Appeals court: Sun-Times illegally published details about cops in lineup
Published Feb. 7, 2015
By KIM JANSSEN
The Chicago Sun-Times broke the law when it published the heights and weights of Chicago cops who acted as “fillers” in a police lineup in the David Koschman case, a federal appeals court has ruled.
In a ruling that bolsters the officers’ lawsuit against the Sun-Times, the 7th Circuit of the U.S. Court of Appeals ruled Friday that the height, weight, eye and hair color, and months and years of birth of five cops who stood alongside Mayor Richard M. Daley’s nephew Richard “R. J.” Vanecko in the lineup were all “private information” that was improperly obtained from the officers’ driver’s licenses.
Vanecko — who in 2004 threw a punch that killed the 21-year-old Koschman — was finally brought to justice last year when he pleaded guilty to involuntary manslaughter under a deal that saw him jailed for 60 days.
He was indicted only after a series of Sun-Times articles that raised questions about whether he got preferential treatment from the police, including the way a 2004 lineup was handled in which the police said witnesses failed to pick him out as Koschman’s attacker.
The officers sued the Sun-Times in 2012, saying they were “gravely concerned for their safety” after the newspaper on Nov. 21, 2011, published for the first time a photo from the lineup. A story published alongside that photo noted that the five officers picked to stand alongside Vanecko were all larger and heavier than the then-29-year-old, 6-foot-3, 23- pound Vanecko, who witnesses said had been the largest man at the scene when Koschman was punched.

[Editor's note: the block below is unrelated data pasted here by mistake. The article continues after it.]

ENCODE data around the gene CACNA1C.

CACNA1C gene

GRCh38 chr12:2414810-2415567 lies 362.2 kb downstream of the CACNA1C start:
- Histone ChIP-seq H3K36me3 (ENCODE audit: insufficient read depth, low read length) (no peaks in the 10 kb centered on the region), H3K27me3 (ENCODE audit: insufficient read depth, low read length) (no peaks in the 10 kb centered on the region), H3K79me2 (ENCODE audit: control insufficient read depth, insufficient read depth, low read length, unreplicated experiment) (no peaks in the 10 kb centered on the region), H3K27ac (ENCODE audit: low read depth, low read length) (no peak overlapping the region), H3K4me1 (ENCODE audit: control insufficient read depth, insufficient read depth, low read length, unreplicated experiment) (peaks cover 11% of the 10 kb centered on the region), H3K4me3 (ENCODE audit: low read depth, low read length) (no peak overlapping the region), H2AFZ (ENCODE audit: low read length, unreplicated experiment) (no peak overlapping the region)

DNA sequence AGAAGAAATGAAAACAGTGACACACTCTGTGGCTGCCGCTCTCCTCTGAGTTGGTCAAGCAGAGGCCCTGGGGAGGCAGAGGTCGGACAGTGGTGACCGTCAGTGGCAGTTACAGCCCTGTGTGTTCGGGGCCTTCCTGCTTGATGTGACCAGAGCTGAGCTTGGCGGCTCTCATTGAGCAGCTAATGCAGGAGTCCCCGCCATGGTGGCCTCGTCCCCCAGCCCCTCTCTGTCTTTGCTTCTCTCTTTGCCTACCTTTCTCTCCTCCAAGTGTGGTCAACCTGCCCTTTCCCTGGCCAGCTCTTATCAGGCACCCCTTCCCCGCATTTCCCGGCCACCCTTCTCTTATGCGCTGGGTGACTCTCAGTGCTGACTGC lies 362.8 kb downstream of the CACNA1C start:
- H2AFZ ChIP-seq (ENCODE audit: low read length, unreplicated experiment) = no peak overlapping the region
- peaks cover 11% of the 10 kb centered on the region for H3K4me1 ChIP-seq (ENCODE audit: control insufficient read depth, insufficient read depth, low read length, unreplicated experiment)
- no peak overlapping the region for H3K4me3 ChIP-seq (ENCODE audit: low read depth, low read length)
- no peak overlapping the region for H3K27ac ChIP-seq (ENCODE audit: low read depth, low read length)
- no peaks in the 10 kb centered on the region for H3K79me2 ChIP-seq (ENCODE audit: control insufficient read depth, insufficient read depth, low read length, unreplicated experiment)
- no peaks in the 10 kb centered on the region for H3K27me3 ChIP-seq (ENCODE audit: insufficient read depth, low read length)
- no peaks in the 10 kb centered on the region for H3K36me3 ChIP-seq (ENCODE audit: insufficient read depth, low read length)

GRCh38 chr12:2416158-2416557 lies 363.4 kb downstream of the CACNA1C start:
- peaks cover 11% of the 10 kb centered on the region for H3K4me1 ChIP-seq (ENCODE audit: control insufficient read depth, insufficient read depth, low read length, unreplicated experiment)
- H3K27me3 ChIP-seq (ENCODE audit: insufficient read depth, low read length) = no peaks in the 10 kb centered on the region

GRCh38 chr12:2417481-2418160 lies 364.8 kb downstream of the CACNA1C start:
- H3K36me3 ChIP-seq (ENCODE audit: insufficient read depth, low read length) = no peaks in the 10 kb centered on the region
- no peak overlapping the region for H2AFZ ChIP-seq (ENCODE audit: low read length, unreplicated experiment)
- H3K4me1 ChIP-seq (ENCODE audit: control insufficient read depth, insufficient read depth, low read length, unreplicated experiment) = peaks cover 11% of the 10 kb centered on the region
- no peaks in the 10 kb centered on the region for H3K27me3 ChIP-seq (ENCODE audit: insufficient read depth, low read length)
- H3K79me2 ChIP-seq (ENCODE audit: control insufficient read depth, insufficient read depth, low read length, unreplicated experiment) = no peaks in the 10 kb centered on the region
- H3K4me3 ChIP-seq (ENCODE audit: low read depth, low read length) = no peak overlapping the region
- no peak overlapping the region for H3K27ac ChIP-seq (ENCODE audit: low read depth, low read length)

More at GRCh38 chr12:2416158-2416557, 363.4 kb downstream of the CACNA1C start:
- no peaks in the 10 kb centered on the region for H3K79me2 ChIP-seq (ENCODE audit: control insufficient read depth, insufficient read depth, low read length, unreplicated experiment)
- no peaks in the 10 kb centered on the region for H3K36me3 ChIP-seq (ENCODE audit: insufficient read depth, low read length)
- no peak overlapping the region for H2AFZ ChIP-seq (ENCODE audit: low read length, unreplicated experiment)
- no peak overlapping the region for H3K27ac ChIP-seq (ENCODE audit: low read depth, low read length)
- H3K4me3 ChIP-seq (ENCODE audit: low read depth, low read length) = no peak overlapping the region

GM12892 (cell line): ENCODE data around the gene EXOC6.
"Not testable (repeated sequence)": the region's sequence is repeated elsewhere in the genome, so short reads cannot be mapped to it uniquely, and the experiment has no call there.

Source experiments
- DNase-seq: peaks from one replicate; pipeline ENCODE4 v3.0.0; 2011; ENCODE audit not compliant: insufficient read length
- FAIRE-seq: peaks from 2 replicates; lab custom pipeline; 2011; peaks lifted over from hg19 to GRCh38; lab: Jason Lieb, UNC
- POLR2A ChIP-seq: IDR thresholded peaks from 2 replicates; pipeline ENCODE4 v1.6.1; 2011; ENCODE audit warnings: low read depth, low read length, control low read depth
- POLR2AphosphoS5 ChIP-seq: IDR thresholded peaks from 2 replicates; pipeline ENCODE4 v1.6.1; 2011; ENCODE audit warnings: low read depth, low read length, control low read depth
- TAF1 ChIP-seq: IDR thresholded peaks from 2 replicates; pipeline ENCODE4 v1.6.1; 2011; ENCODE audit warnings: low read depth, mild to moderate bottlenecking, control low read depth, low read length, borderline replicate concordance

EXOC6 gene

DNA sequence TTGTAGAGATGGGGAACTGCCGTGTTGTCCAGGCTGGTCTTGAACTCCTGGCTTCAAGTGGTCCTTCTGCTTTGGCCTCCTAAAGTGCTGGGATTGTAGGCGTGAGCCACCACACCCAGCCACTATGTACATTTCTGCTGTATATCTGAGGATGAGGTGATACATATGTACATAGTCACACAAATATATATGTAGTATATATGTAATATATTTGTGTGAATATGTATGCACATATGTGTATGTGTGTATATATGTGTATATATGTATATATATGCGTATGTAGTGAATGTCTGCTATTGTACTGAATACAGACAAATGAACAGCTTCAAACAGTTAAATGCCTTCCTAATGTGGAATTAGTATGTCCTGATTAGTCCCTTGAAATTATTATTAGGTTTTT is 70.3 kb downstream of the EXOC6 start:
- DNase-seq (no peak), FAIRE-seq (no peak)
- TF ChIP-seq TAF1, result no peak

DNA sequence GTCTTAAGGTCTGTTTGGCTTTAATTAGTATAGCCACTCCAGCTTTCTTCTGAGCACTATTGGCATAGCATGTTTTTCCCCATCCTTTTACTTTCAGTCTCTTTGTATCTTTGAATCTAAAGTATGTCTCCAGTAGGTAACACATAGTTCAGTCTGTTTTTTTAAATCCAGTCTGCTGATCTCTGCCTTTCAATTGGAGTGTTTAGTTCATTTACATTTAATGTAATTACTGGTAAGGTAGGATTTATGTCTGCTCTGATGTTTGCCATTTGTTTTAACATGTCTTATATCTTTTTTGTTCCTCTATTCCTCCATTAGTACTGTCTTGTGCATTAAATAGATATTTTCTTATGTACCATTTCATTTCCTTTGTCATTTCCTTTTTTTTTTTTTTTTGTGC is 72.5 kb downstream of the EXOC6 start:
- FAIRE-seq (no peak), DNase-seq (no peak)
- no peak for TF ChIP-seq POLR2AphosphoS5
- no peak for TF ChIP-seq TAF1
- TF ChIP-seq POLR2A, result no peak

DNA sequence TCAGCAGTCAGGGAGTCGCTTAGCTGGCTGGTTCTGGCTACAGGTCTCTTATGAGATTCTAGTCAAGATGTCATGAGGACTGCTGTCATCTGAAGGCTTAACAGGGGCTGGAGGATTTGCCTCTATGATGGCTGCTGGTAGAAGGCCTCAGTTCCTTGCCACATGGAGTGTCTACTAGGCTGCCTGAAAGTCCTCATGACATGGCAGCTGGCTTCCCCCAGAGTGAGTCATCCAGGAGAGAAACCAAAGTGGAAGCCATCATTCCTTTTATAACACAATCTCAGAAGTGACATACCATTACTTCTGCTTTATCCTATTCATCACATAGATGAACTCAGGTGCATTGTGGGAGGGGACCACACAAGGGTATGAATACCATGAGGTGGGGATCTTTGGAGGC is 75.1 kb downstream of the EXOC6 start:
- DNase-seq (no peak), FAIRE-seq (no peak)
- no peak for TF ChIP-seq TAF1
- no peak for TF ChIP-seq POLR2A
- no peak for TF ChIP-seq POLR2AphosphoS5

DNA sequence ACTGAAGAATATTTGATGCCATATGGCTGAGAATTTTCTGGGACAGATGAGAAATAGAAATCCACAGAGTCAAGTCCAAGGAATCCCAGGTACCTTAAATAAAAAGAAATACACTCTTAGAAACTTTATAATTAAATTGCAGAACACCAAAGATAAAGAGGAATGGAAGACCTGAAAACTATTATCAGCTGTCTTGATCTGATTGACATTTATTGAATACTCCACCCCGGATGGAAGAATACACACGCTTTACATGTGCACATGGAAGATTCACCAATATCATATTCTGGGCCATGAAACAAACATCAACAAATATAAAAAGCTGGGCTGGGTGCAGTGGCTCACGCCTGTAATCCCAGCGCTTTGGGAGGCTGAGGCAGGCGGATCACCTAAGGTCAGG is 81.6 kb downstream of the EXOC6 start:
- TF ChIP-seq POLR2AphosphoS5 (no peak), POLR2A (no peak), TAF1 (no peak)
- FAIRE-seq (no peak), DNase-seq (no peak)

But the appeals court ruled Friday that the paper violated the federal Driver’s Privacy Protection Act when it published the officers’ weights, heights and other identifying details obtained from records held by the Illinois secretary of state.
“Each officer’s height is evident from the lineup photographs, while their weights and ages are relevant only to the extent that they increase the officers’ resemblance to Vanecko — a resemblance that the photographs independently convey,” Judge Joel Flaum wrote for the three-judge panel in the 33-page opinion.
“And, although identifying the officers’ hair and eye colors may add some detail to the published black-and-white photographs, their personal information is largely redundant of what the public could easily observe from the photographs themselves.
“Therefore, Sun-Times’s publication of the officers’ personal details both intruded on their privacy and threatened their safety, while doing little to advance Sun-Times’s reporting on a story of public concern.”
Though the court noted that there were no threats of violence against the officers and suggested the paper would have been in the clear if it had obtained the officer’s personal details from a source other than the secretary of state’s office, it rejected the Sun-Times’ argument that it was protected by the First Amendment.
The ruling frees officers Scott Dahlstrom, Hugh Gallagly, Peter Kelly, Robert Shea and Emmet Welch to pursue their lawsuit.
Lawyer Ron Dahms, who represents the five cops, said the appellate ruling reaffirms that the First Amendment “does not allow a news agency to blatantly violate federal privacy laws.”
“This wasn’t about free speech,” Dahms said.
Jim Kirk, the Sun-Times’ publisher and editor in chief, had no comment on the ruling.